The US House of Representatives is scheduled today to vote on an five-year extension of the controversial FISA Amendments Acts, which was enacted in 2008 to legalise the Bush adminstration’s wiretapping program.
What is FISA Amendments Act?
The Foreign Intelligence Service Act of 1978 Amendments Act of 2008 (to give it the full title) was primarily a reaction to the revelations in 2005 that the NSA, under the Bush adminstration, had been conducting warrantless wiretapping. The New York Times revealed that the NSA was authorised under executive order to monitor, without search warrants, the phone calls, internet activity and text messages, of people within the United States.
In case you didn’t know, all wiretapping requires a warrant from a three-judge court to be legal. So the NSA was technically operating outside the law. Furthermore, while the Bush adminstration said the warrantless wiretapping was needed for anti-terrorism measures, critics claimed the government used the monitoring to silence its detractors. Approximately 40 lawsuits have since been filed by groups and individuals against telecommunications companies, alleging that the Bush adminstration illegally wiretapped their internet connection and phones.
So in 2008, the government attempted to fix the issue and bring the NSA’s activities under control. The result was the FISA Amendments Act, which has a number of provisions that seeks to protect the privacy of Americans.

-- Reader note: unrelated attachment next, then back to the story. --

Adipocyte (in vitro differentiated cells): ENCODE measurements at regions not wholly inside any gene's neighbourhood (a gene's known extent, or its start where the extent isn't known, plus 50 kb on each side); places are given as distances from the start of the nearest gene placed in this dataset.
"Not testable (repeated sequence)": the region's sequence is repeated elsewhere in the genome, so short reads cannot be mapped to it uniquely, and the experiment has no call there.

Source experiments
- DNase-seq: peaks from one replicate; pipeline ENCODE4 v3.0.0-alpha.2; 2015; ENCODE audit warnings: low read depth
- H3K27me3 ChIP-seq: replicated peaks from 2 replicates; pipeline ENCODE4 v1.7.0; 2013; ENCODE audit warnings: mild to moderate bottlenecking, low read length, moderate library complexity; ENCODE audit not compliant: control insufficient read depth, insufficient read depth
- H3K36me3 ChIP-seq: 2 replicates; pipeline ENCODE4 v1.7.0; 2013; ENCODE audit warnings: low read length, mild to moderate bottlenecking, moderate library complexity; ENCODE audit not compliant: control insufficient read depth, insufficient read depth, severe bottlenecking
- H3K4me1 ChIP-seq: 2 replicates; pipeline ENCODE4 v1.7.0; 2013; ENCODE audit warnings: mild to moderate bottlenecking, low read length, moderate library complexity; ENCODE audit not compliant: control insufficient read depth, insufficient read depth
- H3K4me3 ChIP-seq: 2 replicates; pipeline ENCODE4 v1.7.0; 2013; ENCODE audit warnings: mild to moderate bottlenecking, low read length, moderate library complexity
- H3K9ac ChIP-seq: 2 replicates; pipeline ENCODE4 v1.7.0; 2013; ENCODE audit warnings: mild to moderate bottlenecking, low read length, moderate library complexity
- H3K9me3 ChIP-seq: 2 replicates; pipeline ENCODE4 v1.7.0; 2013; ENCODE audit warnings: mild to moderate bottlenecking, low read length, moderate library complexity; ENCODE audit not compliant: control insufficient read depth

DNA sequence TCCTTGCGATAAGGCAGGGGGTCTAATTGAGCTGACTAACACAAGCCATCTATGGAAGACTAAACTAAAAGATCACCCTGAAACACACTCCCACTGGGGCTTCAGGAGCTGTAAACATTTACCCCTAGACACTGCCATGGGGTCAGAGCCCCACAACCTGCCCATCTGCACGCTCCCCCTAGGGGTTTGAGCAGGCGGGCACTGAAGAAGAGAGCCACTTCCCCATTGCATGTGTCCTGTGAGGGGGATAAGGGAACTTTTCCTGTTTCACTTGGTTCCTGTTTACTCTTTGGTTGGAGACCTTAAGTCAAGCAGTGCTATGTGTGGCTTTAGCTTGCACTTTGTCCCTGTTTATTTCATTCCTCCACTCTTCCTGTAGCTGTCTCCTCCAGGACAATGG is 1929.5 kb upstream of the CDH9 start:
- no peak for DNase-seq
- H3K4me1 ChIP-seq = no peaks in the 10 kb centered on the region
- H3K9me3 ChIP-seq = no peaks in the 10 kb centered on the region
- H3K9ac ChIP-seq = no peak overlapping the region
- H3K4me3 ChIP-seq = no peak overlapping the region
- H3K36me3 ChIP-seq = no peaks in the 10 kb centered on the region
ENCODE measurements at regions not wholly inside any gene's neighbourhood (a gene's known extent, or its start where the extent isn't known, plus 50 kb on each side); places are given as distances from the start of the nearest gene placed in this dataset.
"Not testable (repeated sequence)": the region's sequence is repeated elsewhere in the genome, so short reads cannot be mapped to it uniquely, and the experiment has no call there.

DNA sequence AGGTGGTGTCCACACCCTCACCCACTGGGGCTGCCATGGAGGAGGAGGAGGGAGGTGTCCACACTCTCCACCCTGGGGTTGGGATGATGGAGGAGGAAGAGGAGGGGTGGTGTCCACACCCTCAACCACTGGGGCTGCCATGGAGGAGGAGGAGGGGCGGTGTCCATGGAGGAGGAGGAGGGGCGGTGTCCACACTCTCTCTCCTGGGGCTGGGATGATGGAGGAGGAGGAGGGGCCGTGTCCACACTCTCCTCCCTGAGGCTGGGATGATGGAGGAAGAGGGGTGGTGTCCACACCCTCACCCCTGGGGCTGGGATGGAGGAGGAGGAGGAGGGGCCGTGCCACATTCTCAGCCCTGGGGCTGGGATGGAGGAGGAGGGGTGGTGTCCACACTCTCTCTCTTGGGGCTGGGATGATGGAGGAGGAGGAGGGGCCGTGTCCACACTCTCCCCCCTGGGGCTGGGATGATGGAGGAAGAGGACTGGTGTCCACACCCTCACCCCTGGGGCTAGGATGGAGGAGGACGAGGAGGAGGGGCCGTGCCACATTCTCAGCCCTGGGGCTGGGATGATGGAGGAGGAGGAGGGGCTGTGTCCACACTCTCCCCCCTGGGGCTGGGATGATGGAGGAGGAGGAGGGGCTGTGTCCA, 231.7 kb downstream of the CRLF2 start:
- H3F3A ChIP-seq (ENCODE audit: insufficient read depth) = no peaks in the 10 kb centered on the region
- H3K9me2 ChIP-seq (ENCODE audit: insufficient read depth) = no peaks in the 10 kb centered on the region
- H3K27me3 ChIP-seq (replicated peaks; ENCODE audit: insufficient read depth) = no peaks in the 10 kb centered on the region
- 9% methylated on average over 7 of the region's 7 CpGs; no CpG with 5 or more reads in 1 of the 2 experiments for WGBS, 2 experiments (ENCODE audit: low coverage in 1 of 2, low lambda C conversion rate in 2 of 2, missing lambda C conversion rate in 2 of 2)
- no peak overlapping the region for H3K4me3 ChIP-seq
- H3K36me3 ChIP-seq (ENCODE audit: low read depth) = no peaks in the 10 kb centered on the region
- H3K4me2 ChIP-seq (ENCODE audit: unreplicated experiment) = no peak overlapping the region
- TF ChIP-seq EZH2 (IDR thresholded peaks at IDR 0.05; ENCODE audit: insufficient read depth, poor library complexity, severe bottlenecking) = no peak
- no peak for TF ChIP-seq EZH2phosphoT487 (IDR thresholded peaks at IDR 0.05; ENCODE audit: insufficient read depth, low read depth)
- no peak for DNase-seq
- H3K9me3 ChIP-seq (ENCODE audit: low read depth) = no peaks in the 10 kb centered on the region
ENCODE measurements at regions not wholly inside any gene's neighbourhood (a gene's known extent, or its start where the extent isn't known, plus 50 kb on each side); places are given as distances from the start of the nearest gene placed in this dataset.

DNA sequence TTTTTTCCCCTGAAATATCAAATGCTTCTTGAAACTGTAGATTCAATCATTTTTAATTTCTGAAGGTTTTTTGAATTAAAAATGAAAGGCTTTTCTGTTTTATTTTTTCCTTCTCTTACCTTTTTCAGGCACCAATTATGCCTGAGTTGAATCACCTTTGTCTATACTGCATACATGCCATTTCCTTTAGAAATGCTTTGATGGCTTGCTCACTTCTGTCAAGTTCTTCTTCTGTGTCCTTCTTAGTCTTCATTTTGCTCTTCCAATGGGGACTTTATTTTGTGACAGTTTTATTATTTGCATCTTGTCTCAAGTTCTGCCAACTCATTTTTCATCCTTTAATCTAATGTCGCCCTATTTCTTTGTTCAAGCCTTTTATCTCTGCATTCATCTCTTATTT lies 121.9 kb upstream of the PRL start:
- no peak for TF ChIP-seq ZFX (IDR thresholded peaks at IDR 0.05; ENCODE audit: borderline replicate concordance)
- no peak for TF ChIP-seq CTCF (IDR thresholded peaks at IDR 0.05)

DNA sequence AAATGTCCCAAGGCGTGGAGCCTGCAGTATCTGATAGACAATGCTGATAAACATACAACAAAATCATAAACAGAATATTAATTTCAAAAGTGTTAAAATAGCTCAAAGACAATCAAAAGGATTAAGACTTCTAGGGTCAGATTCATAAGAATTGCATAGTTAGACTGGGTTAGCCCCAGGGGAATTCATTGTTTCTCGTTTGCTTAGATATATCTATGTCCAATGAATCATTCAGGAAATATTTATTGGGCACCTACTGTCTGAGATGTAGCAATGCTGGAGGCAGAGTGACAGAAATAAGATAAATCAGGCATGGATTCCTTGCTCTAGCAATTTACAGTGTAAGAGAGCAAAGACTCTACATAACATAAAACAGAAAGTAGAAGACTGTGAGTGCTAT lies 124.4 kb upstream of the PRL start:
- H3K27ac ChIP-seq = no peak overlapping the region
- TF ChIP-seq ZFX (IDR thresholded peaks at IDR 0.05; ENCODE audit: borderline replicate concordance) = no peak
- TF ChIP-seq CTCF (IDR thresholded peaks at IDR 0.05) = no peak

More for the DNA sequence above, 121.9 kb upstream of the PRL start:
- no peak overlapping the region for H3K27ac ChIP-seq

Where did it go wrong?
However, while the FISA Amendments Act brought some welcome oversight to the issue of warrantless wiretapping, it essentially legalised the practice. As the American Civil Liberties Union describes it:
Loopholes and secrecy
Furthermore, US Senators Ron Wyden and Marc Udall both appear to suggest the FISA Amendments Act contains loopholes that allows the NSA to collect “massive amounts of data” on US citizens without warrants.
The two Senators asked officials how many Americans had been spied on via the program and were not given an answer. In fact, multiple intelligence officials told them it was “not possible” to determine how many had been spied on under the act. This led Wyden to conclude in August 2011 that ” there are important questions that need to be answered before the FISA Amendments Act is given a long-term extension."
“..one of the central questions that Congress needs to ask is, are these procedures working as intended? Are they keeping the communications of law-abiding Americans from being swept up under this authority that was designed to apply to foreigners?
Voting on it anyway…
But as TechDirt reports, Congress seems “ready to push this extension through no matter what…without bothering to understand the massive loopholes and likely abuse by the feds under the law.”
It certainly seems bizarre that members of Congress would be prepared to vote on extending a piece of legislation when they do not have basic information about it, such as how it’s enabling the warrantless spying on US citizens. Yet that’s what they will be doing today.
The ACLU has an action page that can provide more information on the FISA Amendments Act, including a submission form to voice your concerns to Congress.